Natural justice requires that the procedure before any tribunal which is acting judicially shall be fair in all the circumstances, and I would be sorry to see this fundamental general principle degenerate in a series of hard-and-fast rules. For a long time the courts have, without objection from Parliament, supplemented procedure laid down in legislation where they have found that to be necessary for this purpose. But before this unusual kind of power is exercised it must be clear that the statutory procedure is insufficient to achieve justice and that to require additional steps would not frustrate the apparent purpose of the legislation
 There is of course nothing unusual about regulating procedure where the legislation gives a power to exercise a judicial function and to hear matters and does not provide for the procedural aspects. The passage above was speaking of the courts ‘supplementing procedure’ which is found in legislation to achieve natural justice and identifies the danger where the courts go further than necessary. This passage is equally applicable to decision makers exercising a judicial function who chooses to put in place procedural rules which have the effect that Lord Reid was adverting to, namely that these rules themselves then get in the way of natural justice and fairness.
 It is also crucial to natural justice that where procedural rules relating to hearings affecting rights, are put in place that proper and adequate notification is given to the persons who they are expected to apply to. In this same way, such notification must set out clearly the consequences of failure to comply. Where rights to property are being affected, the rule maker must be careful not to set overly rigid or inflexible rules which have no room for the exercise of discretion in the event of failures.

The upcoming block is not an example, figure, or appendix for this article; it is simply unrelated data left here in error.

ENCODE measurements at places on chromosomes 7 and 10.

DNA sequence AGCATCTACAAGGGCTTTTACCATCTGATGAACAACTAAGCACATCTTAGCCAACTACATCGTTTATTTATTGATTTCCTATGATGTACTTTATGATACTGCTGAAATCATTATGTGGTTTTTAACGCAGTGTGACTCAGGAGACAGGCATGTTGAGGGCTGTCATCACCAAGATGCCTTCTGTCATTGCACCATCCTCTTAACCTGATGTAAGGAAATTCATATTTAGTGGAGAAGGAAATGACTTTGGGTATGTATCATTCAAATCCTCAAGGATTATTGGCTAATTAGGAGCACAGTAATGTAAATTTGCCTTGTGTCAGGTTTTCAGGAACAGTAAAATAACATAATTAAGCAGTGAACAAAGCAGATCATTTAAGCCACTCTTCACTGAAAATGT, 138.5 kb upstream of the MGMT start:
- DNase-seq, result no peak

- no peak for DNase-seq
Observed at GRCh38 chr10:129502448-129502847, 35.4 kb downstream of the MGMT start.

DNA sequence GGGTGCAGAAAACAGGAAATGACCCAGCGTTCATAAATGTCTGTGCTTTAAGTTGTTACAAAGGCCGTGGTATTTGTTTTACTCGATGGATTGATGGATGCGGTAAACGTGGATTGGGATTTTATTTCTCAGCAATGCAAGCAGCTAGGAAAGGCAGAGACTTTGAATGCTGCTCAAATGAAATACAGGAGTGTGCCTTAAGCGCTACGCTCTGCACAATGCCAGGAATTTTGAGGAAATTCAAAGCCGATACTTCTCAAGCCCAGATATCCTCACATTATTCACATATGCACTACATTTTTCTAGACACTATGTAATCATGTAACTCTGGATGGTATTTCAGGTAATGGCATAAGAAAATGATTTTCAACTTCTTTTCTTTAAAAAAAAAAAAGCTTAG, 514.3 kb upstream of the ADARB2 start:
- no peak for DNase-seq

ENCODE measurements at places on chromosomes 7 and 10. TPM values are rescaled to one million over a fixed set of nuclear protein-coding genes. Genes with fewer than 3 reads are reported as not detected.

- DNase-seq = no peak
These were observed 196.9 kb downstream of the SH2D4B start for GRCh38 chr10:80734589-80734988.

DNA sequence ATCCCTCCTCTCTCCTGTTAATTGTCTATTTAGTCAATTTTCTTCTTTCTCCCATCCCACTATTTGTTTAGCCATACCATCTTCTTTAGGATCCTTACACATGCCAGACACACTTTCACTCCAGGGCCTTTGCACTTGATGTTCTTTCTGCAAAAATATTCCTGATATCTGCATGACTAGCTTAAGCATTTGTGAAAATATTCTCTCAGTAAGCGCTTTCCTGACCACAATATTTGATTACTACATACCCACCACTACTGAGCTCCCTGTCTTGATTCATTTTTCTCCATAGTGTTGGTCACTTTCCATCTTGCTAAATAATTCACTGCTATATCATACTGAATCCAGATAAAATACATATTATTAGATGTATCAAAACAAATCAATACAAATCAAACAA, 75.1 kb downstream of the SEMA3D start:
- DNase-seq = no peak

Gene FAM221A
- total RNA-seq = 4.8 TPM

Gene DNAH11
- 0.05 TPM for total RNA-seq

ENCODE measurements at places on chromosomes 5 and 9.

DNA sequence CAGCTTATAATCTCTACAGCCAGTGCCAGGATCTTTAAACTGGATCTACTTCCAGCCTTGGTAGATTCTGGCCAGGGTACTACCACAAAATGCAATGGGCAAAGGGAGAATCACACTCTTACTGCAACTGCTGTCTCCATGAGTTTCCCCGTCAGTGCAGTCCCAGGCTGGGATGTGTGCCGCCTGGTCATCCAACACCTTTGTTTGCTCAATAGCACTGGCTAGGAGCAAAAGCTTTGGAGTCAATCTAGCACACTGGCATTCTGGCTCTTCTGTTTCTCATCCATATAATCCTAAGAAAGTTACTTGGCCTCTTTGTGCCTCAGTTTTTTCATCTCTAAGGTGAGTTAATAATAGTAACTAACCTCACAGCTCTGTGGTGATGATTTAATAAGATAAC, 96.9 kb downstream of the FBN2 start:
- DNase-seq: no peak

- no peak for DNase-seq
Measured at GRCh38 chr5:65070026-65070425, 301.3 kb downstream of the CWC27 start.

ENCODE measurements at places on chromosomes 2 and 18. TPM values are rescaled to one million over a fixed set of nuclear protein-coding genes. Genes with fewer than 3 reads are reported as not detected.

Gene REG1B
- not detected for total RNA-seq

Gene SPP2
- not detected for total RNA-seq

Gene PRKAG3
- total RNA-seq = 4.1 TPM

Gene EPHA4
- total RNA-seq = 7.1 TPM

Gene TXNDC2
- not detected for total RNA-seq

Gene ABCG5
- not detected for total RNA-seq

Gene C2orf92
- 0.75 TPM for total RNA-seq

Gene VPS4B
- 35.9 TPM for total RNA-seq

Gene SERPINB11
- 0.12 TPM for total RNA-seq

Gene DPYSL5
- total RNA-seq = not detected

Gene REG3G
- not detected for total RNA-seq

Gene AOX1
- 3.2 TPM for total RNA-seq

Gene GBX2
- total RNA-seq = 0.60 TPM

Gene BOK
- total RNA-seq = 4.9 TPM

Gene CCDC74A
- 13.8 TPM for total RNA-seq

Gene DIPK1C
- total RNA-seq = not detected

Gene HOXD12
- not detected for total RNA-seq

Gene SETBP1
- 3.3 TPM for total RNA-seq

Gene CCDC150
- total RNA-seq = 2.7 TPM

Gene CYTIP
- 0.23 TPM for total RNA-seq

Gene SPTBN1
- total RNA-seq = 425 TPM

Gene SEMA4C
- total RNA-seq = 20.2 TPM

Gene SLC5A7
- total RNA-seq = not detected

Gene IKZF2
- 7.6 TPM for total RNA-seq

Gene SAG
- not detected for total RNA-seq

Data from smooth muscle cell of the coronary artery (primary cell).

It is with these principles in mind that I turn to this matter. The first obvious matter where the Registrar fell into error in this case was with the issue of her ‘Notice of Directions’ which are set out in the challenged decision. It stated:
“(1) Mr. Mitchell Connor to a file a Statutory Declaration (in duplicate) stating his factual reasons for objecting to the Application, at the Land Registry, on or before September 20, 2016.
(2) Ms. Donnalee Richardson and Mr. Kirthley Richardson of Blowing Point, Anguilla to file, a response (in duplicate) to the Statutory Declaration of Mr. Mitchell if any, at the Land Registry on or before October 19, 2016.